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Open season: Will rebounding Wyoming wolves thrive without US protection?

The US Fish and Wildlife Service dropped federal protections for reintroduced wolves in Wyoming Friday, part of a decades-long plan to bring back the howling of wolves while allowing ‘trophy hunts’ for the apex predator.

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But even as the wolf hunt is set to step up in America’s wildest reaches, it’s also true that ranchers, who firmly opposed federal wolf reintroduction as it gained steam in the 1980s and '90s, have slowly come to accept the wolf’s return as inevitable and permanent.

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The trapping and shooting of wolves by humans, rancher associations say, is in itself an important conservation measure, forcing the animals to be wary of human populations and pushing them to stay in the wilder, unpopulated reaches of the mountains.

“The reality is my folks aren't in any big rush to get there to try to kill a wolf. They just want the ability to protect their livestock," Bryce Reece, president of the Wyoming Wool Growers Association, tells The Associated Press. "We are hopeful, by putting some pressure on them, they'll move back into areas where it's less habited and there's less livestock."

Animal ethicists have been fretting for decades about the moment when Washington steps away from the wolf packs it has reintroduced to the West, and whether the conservation framework is sturdy enough to protect the interests of both wolves and humans.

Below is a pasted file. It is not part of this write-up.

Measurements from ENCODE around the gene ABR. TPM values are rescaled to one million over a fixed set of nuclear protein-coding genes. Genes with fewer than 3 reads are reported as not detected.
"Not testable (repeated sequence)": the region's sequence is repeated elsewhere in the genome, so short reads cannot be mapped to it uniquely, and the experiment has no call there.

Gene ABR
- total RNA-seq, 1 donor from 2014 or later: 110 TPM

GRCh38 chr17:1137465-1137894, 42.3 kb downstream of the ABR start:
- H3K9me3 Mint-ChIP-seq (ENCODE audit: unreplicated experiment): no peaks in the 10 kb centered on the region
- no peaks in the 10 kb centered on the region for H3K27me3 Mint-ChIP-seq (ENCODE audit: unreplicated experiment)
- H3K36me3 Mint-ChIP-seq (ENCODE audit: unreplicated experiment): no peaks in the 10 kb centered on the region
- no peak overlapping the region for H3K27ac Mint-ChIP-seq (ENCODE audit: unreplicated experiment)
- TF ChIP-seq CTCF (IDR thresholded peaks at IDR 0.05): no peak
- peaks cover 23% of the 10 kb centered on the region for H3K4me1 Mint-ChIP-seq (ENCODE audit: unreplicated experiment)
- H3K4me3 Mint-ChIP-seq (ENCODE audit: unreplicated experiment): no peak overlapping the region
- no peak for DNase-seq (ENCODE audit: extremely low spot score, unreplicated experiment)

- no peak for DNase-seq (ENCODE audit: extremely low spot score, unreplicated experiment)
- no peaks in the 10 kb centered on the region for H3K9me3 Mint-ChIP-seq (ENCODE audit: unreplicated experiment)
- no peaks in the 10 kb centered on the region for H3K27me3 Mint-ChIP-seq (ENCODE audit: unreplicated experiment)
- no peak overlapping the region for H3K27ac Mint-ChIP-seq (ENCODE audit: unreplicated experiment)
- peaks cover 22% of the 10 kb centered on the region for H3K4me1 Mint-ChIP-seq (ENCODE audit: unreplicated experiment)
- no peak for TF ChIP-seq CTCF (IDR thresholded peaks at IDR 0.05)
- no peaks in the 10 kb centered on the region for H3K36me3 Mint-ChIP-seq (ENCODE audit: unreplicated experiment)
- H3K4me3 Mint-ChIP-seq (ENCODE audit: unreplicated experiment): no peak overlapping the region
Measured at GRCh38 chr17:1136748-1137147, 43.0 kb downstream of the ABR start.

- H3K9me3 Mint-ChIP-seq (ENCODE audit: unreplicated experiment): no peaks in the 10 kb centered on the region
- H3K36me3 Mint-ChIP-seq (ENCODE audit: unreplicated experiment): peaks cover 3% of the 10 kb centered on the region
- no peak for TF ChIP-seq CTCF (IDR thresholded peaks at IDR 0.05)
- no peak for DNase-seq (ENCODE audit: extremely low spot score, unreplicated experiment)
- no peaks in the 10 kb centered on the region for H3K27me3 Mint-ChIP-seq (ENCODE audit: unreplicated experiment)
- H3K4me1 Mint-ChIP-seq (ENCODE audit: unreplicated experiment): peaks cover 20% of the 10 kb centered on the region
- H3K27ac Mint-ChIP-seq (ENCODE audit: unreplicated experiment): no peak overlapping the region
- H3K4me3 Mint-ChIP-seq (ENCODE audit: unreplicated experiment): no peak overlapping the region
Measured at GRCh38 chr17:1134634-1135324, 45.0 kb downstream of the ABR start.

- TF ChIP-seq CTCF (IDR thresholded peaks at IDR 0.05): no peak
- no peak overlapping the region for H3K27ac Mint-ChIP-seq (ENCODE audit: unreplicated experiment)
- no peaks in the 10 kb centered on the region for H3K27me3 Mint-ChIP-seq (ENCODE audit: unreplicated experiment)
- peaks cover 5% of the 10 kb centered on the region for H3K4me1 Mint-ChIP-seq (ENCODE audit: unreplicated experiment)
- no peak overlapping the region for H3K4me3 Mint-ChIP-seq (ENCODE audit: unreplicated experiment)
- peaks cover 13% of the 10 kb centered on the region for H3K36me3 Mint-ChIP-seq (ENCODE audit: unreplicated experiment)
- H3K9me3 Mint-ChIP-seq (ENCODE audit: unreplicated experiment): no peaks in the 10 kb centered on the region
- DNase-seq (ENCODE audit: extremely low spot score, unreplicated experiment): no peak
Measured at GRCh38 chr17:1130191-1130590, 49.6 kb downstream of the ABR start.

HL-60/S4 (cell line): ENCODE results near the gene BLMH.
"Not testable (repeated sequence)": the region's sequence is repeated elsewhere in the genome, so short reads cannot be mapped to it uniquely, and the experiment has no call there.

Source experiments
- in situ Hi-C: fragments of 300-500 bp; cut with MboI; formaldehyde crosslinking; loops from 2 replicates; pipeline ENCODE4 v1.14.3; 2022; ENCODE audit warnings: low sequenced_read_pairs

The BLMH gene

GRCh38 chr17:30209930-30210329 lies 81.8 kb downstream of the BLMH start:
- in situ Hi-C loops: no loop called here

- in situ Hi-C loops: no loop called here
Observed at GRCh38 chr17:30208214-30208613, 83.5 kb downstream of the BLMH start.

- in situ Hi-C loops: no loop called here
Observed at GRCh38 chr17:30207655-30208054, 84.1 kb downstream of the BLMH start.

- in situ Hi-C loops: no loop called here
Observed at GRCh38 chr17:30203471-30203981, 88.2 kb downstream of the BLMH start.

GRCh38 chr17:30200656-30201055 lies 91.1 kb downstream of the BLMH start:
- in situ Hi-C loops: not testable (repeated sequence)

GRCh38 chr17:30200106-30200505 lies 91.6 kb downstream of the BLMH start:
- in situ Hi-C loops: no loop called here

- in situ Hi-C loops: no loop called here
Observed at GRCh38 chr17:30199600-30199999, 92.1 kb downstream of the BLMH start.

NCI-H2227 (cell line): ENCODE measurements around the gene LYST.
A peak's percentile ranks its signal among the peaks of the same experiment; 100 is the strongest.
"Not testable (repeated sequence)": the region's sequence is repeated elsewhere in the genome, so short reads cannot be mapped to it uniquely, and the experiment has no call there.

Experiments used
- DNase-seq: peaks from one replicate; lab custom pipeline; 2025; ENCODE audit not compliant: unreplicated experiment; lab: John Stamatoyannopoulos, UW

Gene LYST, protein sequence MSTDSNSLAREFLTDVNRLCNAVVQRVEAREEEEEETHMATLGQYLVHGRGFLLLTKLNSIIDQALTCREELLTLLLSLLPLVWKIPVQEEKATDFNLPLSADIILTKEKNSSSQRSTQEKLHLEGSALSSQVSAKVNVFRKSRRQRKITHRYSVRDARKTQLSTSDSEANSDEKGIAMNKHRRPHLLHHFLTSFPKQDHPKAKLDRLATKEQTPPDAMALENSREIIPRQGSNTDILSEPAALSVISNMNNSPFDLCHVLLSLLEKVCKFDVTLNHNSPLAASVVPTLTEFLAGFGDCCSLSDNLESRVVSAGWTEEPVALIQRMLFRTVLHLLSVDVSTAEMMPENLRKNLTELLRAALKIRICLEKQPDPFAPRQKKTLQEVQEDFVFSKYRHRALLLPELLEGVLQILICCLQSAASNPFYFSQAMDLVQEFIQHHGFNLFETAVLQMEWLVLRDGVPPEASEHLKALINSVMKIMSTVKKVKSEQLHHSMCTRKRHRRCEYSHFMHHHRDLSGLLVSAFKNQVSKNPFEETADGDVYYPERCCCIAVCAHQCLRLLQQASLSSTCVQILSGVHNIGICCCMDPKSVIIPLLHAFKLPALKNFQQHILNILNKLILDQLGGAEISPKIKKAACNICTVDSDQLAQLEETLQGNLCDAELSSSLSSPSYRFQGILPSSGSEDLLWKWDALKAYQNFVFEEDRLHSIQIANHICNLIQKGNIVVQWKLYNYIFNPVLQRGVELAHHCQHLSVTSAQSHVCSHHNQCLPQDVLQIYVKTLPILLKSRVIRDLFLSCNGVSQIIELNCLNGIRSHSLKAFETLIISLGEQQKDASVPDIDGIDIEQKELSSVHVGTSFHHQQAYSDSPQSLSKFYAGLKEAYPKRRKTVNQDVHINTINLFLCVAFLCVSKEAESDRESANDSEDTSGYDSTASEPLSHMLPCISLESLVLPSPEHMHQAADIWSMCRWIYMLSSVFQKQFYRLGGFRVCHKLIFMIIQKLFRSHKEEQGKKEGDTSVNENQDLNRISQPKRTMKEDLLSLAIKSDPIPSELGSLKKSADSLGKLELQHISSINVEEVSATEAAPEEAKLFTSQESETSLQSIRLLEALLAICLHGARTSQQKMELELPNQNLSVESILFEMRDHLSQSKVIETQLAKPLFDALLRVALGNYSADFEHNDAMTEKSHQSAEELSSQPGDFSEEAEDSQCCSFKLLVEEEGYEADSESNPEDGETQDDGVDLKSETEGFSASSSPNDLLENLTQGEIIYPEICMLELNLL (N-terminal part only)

Reintroduction “presents a unique opportunity for reflection about the ethical issues involved in wolf restoration and the development of practical models for how humans can learn to coexist with wolves in an increasingly humanized landscape,” write the authors of “A New Era for Wolves and People,” a treatise on the ethics of wolf reintroduction.

For some in the West, however, the idea of peaceful wolf-human existence remains a pipe dream. “Natural balance is a Walt Disney movie – it isn’t real,” David Allen, president of the Rocky Mountain Elk Foundation, said recently.

Concerned about such attitudes, environmental groups have fought against dropping the endangered designation, saying that Congress has already allowed preemptive wolf hunts, which, if expanded, could once again drive the animals to the brink of extinction. Environmentalist groups have vowed to try to block the new Wyoming hunts in the courts.

"Wyoming's open season on wolves in almost all of the state would allow aerial gunning of wolves and even killing wolf pups in their den," Earthjustice attorney Jenny Harbine told CNN. "These policies could drive wolves back into local extinction."

To be allowed to continue to manage the wolves, Wyoming officials must ensure population levels of at least 150 wolves and 15 breeding pairs. Federal wildlife officials will keep an eye on the wolf populations in Wyoming, Montana, and Idaho for five years to make sure the animals continue to thrive. If not, the wildlife service can once again make them an endangered species.


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